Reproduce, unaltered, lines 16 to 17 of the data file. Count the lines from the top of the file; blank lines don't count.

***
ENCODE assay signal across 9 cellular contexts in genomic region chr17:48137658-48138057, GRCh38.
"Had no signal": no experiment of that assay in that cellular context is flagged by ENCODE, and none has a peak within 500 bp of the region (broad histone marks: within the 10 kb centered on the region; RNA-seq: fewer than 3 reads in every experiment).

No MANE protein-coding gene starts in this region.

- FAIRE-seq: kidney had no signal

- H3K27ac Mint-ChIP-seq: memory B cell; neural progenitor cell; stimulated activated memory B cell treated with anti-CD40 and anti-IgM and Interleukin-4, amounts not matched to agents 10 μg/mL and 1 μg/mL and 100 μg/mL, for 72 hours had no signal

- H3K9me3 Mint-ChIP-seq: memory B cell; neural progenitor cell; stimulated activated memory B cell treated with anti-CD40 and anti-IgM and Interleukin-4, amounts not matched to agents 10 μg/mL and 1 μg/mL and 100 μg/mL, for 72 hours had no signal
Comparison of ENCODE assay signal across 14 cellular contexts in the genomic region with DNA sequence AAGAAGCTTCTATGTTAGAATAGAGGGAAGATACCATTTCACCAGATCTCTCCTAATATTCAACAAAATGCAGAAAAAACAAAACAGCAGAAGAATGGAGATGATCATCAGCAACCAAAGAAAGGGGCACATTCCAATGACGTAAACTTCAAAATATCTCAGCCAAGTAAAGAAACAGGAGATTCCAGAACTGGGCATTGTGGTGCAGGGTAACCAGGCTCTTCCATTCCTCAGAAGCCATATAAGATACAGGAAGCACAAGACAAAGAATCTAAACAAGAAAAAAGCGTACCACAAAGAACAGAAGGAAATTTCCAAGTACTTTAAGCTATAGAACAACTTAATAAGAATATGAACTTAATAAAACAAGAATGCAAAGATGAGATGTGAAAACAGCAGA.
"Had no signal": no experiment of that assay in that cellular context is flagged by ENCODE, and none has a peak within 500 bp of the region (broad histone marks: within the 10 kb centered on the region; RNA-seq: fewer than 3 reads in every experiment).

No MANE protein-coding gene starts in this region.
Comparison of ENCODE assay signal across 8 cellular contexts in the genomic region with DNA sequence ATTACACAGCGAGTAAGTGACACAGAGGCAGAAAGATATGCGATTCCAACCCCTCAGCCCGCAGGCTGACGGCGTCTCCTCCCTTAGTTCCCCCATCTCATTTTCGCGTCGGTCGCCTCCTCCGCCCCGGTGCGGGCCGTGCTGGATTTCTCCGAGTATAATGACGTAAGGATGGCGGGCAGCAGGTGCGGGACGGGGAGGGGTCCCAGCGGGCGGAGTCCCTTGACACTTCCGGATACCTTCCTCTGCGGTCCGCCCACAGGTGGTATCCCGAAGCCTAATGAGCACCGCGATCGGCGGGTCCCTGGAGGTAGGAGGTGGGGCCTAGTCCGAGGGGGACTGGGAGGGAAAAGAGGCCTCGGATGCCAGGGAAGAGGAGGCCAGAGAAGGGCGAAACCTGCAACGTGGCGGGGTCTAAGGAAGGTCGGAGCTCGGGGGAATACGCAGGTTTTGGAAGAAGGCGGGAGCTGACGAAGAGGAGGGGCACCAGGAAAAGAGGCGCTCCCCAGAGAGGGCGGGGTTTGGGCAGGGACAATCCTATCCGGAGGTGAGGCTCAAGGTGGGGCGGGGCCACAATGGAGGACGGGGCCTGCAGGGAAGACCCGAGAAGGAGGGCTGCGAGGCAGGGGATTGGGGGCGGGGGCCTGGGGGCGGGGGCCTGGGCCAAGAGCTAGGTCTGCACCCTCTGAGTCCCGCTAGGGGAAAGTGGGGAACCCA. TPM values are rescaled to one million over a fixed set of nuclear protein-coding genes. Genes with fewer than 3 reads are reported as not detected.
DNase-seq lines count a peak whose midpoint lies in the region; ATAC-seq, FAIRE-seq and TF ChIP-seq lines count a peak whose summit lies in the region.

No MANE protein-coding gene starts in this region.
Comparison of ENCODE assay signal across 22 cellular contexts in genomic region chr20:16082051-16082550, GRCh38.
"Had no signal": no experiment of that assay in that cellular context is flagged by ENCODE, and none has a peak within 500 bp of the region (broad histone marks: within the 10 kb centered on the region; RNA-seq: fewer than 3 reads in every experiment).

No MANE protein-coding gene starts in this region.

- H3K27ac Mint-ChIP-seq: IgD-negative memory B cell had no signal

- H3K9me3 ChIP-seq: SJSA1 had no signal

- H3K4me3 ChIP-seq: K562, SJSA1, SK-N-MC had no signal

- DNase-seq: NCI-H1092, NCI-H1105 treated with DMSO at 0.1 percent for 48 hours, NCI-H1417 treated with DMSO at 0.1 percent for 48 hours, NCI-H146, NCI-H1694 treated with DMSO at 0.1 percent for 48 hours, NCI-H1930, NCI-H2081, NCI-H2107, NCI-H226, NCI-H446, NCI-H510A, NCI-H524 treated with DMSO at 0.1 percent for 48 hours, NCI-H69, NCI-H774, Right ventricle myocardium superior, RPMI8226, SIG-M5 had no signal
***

- H3K27ac Mint-ChIP-seq: IgD-negative memory B cell had no signal

- H3K9me3 ChIP-seq: SJSA1 had no signal